It is often called the balance ball, but it certainly won't be if you choose the wrong size and with the wrong size gym ball you could seriously damage yourself. If the stability ball is too small you will not be able to get enough stretch when laying on the ball or if sitting on the ball and lifting weight you will find yourself leaning forward. If the ball is too high you won't be able to keep your feet flat on the floor, will loose balance and end up bouncing around, or worse, rolling off the back of the ball when lifting weights! Having the right sized ball will be safe and your work outs will make sure you get maximum benefit from the exercises.
But looking around the internet at different exercise balls can be very confusing when trying to find out which size you need. Many retailers quote different sizes required for your height. But not only that it can depend upon which exercises you want to do as to which size you go for.
First off, there are usually 3 or 4 sizes to choose from, and more often than not they are colour coded for size, so don't just pick a Gym Ball by it's colour!
The best way is to try one out. If you have a local gym pop in and see if they have stability balls there. Sit on one with your back and legs straight and feet a little apart and flat on the floor. Your hips and knees should be parallel to the floor giving a 90 degree angle.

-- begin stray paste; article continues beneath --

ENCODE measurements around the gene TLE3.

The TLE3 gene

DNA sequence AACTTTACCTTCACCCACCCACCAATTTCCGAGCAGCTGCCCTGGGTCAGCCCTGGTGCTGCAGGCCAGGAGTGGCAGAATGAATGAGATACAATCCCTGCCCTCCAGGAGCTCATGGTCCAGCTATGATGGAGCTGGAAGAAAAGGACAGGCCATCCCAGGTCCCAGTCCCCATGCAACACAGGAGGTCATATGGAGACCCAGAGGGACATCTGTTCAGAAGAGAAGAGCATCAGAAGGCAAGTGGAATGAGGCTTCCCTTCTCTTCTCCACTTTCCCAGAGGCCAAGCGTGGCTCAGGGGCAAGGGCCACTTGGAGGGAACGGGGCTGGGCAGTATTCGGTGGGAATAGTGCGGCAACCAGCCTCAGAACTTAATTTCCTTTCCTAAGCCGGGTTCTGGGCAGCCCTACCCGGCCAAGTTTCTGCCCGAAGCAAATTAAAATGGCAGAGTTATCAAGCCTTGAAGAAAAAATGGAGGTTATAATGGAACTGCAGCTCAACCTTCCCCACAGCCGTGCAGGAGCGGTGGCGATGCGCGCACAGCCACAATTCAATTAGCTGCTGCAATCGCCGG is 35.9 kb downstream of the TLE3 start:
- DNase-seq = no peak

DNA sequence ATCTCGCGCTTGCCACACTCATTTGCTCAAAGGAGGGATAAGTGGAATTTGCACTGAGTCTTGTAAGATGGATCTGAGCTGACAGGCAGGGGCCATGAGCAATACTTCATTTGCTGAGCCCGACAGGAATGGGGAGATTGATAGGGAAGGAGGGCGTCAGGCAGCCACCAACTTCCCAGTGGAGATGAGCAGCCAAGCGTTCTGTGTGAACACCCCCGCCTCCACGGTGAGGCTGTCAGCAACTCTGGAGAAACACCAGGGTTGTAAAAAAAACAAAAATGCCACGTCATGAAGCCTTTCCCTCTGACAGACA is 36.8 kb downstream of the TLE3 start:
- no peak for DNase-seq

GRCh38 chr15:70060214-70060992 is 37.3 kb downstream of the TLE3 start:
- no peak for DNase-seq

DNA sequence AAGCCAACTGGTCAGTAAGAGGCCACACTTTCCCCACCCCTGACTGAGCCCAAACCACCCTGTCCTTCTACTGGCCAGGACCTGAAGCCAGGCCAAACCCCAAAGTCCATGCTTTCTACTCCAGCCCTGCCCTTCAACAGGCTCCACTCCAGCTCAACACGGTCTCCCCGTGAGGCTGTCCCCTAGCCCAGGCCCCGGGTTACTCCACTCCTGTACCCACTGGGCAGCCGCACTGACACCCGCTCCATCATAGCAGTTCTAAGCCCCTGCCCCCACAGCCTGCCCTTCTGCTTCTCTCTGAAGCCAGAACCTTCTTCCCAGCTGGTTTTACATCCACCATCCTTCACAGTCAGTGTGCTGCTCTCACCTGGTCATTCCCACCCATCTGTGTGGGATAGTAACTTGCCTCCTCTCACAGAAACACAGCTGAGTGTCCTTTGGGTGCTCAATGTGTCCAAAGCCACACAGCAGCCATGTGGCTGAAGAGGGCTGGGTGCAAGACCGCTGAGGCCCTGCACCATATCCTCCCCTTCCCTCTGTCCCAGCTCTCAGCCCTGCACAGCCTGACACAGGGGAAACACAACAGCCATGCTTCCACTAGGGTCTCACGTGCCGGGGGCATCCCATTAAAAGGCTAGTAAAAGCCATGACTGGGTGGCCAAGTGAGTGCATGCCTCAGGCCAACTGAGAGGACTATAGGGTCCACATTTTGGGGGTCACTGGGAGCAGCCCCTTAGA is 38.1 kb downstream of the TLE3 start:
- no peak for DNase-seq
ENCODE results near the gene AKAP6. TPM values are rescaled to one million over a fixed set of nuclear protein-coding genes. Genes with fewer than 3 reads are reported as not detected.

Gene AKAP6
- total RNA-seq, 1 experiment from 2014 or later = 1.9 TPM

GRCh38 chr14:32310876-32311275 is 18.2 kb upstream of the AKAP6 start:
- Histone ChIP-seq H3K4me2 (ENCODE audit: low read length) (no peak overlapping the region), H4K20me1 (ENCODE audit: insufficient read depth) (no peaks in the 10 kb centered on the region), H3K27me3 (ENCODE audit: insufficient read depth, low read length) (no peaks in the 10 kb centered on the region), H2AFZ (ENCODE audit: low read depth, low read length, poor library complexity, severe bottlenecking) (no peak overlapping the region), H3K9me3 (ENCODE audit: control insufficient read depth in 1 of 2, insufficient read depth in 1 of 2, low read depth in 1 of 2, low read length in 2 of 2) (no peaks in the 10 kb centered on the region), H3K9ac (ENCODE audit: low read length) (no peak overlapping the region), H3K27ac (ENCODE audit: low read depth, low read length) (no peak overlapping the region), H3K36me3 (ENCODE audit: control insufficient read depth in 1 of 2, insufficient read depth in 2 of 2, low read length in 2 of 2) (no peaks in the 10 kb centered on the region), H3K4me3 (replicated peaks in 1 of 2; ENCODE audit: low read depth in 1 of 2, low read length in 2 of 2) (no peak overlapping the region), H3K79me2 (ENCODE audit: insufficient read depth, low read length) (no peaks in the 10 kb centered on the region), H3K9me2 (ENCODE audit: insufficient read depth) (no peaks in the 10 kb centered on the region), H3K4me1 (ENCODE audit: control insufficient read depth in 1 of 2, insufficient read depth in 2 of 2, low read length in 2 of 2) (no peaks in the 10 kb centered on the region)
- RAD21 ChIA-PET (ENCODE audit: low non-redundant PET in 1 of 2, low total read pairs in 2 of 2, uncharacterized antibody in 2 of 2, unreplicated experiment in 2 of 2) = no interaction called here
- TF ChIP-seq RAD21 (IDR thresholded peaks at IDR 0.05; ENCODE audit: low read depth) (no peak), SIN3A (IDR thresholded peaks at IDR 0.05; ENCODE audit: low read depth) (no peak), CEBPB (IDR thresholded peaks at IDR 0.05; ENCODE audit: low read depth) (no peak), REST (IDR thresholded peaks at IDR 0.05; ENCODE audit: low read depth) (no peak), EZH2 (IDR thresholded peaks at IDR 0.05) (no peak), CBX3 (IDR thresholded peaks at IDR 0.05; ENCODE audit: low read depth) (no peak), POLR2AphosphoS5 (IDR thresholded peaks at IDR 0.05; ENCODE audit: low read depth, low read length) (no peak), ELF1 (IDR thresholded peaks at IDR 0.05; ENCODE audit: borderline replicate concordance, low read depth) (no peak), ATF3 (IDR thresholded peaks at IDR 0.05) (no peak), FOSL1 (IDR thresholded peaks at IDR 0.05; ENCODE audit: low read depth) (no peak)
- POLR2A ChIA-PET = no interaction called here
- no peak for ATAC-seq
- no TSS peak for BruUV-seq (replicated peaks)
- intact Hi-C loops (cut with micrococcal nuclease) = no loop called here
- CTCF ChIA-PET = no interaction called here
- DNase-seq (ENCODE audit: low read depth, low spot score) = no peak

However, if you are unable to try out a gym ball, then another way to find which size you need is to squat with your back against a wall and lowering down until your knees are at a 90 degree position. It is important to ensure that your thighs are parallel to the floor and not angled down. Mark the wall and measure the height that you need (thanks to GetFitWithVal for that tip). Yet another way is to stand up straight and have somebody measure from the back of your knee to the ground; add 3 cm to allow for depression of the ball; the next size ball after this measurement will be the size you need.
The following is a rough but handy chart to go by for choosing your exercise ball:
45cm Gym Ball - suitable for height 5'0" (152cm) or shorter
55cm Gym Ball - suitable for height 5'1" - 5'6" (155cm - 167cm)
65cm Gym Ball - suitable for height 5'7" - 6'1" (170cm - 185cm)
75cm Gym Ball - suitable for height 6'2" (188cm) or taller
Another thing to think about is how much the gym ball is inflated. The exercise will be more difficult when the ball is inflated more, and thus firmer and less stable. Whilst this is perhaps better for more advanced people, beginners should start with a more deflated ball, which will be more stable and make the exercises easier.
An additional factor to consider is weight. Manufacturers should provide test load figures to the retailer for how much weight the exercise ball will hold.